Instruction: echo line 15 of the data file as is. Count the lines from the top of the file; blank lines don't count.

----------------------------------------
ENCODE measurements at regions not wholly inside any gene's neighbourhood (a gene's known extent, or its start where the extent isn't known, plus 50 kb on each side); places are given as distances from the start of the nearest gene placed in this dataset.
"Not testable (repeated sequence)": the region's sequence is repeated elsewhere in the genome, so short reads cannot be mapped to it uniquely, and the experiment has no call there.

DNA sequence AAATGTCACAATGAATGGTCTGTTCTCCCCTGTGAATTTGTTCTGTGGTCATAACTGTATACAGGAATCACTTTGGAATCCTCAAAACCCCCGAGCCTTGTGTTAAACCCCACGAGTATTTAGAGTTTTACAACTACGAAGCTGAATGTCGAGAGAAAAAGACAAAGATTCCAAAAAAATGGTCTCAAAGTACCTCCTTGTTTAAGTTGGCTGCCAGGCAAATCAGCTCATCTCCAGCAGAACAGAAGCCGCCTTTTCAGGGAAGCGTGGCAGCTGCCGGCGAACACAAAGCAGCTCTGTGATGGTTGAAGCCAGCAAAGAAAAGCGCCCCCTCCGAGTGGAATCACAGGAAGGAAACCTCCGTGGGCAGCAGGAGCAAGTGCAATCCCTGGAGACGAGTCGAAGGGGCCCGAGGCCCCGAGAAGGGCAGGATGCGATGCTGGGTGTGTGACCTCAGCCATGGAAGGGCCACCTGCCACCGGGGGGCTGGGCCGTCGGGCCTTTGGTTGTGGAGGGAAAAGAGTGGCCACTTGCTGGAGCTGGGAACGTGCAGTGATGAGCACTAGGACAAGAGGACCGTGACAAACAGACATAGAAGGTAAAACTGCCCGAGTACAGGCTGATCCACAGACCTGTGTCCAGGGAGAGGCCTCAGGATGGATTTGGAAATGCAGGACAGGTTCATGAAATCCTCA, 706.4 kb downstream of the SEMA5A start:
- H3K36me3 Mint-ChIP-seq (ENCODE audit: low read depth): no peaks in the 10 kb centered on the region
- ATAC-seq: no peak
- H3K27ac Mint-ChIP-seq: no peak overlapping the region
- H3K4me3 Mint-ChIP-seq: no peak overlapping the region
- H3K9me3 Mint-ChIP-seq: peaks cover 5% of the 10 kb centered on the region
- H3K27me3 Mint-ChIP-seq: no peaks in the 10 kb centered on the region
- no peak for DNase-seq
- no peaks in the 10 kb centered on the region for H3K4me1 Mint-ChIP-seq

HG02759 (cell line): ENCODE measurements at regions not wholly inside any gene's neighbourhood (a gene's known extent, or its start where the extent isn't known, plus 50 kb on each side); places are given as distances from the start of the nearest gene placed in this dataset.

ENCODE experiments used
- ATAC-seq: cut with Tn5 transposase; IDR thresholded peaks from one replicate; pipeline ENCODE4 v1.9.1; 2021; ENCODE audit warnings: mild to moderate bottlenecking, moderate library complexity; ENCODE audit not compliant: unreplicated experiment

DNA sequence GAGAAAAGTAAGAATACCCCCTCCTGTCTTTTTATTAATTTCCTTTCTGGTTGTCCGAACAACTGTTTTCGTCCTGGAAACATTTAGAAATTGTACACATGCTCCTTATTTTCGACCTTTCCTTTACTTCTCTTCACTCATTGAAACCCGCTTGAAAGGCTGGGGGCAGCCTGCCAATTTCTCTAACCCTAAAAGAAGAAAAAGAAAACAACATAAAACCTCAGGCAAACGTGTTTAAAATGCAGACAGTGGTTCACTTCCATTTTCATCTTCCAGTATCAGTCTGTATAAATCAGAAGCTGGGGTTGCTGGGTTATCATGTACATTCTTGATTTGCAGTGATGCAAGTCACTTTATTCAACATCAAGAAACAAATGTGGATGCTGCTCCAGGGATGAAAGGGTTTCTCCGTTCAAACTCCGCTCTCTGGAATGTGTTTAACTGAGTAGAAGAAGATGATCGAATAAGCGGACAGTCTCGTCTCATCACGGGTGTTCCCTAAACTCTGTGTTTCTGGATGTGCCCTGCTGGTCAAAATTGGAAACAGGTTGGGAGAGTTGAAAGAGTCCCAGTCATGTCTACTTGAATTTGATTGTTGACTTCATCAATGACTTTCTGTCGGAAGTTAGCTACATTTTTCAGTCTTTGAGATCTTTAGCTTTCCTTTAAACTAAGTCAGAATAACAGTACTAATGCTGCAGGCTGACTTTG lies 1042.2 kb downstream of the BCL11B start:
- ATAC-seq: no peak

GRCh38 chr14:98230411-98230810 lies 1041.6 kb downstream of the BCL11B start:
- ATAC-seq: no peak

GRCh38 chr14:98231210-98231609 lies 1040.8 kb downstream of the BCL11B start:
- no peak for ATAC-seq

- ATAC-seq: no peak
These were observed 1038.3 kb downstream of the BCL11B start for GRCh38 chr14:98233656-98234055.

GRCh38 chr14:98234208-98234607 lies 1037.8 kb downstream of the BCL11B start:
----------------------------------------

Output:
DNA sequence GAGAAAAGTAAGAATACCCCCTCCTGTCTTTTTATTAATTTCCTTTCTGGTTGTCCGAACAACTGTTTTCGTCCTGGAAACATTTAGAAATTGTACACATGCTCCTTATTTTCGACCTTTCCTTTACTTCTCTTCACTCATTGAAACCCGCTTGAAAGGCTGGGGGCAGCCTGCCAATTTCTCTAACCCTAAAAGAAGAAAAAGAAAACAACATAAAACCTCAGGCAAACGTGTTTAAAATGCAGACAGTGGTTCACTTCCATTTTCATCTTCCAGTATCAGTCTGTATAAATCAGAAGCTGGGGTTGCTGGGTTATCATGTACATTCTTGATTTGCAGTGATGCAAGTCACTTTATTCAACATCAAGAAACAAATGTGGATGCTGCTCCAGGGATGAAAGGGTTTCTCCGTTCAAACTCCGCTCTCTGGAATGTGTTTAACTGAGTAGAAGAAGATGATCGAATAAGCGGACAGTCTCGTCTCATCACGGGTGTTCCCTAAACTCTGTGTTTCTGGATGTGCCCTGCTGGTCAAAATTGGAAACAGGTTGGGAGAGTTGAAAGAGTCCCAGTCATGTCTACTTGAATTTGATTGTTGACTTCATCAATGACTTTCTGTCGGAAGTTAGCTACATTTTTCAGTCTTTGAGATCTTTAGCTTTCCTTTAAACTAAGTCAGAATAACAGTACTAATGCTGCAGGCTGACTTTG lies 1042.2 kb downstream of the BCL11B start: